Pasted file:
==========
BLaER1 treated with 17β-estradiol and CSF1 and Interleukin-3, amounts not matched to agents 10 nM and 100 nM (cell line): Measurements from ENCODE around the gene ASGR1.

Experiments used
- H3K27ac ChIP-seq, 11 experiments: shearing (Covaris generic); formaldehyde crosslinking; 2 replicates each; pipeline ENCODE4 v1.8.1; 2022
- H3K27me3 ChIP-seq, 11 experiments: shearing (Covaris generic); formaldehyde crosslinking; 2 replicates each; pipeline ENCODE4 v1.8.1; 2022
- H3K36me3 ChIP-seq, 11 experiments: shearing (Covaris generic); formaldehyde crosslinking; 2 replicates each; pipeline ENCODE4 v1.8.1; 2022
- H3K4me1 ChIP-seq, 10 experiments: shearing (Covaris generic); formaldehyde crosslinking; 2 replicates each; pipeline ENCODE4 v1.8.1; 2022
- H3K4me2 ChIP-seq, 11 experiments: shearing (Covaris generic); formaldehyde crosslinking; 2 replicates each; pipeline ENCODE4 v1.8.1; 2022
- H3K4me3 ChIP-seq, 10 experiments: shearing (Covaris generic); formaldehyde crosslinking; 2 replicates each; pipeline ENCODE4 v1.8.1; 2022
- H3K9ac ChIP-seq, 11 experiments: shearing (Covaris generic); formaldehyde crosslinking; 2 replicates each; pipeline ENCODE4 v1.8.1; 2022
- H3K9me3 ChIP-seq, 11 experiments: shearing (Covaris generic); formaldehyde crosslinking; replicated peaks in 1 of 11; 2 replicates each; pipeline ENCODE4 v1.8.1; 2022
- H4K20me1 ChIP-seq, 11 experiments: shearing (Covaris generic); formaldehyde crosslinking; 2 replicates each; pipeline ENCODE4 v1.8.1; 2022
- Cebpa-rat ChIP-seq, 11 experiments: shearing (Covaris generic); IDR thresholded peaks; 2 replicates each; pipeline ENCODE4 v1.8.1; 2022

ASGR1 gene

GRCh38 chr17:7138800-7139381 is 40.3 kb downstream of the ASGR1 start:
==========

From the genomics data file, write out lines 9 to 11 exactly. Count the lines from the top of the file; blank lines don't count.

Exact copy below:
- H3K9ac ChIP-seq, 11 experiments: shearing (Covaris generic); formaldehyde crosslinking; 2 replicates each; pipeline ENCODE4 v1.8.1; 2022
- H3K9me3 ChIP-seq, 11 experiments: shearing (Covaris generic); formaldehyde crosslinking; replicated peaks in 1 of 11; 2 replicates each; pipeline ENCODE4 v1.8.1; 2022
- H4K20me1 ChIP-seq, 11 experiments: shearing (Covaris generic); formaldehyde crosslinking; 2 replicates each; pipeline ENCODE4 v1.8.1; 2022